[caption id="" align="alignleft" width="240" caption="The Evolutionary Void by Peter F. Hamilton"][/caption]On the plane coming home from Denver this weekend, I polished off The Evolutionary Void
by Peter F. Hamilton. It's the third and final (duh) story in the The Void Trilogy... and now I have to wait for new stuff. Dammit.
Peter is, by far, my favorite science fiction author. He weaves intricate plots and complex narratives to not just world-build, but to universe build. His books are long. He isn't big on exposition. And you need a fair understanding of real science and physics to get a full appreciation of his inferred science and physics.
And that's why I think I enjoy his work so. You have to think about it. Sure, it's science fiction, and you might consider scifi writing throw-away fiction. I get that. And I won't try and convince you otherwise. But the many works of Peter F. Hamilton are anything but throw-away for me. They delve deeply into what it means to be human. They explore connectivity and personal networks in expansive ways I can only hope we one day achieve. He takes on religion and "spirituality" without wavering one bit, weaving together the promise of both along with origin stories that are all-too believable. Much of his work causes me to go "Oh yeah, now I see the sort of events that could lead to some strange beliefs in a few thousand years..."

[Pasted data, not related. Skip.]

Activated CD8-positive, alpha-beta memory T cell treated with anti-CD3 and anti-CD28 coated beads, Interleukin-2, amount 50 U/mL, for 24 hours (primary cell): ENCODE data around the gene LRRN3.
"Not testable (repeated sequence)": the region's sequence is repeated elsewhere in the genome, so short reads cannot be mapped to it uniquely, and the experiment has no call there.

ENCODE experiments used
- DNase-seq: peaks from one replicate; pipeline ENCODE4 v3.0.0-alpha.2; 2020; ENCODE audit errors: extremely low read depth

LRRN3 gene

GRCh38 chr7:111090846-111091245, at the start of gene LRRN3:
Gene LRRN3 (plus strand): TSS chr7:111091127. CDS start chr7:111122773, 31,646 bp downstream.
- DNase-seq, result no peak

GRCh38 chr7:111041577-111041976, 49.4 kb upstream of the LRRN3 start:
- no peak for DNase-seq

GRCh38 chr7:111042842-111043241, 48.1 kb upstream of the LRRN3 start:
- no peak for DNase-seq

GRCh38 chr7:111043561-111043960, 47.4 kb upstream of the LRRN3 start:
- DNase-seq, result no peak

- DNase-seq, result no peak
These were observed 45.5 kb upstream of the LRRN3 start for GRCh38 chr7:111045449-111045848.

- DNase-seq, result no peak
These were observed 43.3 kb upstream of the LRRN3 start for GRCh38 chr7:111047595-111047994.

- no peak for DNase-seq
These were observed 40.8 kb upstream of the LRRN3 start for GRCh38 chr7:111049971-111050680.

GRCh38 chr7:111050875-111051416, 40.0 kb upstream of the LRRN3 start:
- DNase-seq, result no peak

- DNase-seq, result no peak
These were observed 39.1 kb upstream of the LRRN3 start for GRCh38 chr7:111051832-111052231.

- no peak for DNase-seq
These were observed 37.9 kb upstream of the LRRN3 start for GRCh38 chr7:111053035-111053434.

Murder. Mystery. Intrigue. Action. Love. Romance. It's all in there. In a science fiction novel. Yeah.
These are the type of stories where the word epic just isn't big enough to describe. These are stories that aren't for everyone. Heck, they probably aren't for most people, because many of the fiction book-readers I've met prefer fluff over substance. Not that there's anything wrong with that. And not that I don't occasionally enjoy the hell out of that type of story.
This ain't it. But if you think you'd like to try something a bit more challenging than the norm, I highly endorse PFH's work. All of his series can and do stand on their own, so you can start at the first book of any trilogy. Forget the idea of "linear" storytelling. This is much more fun!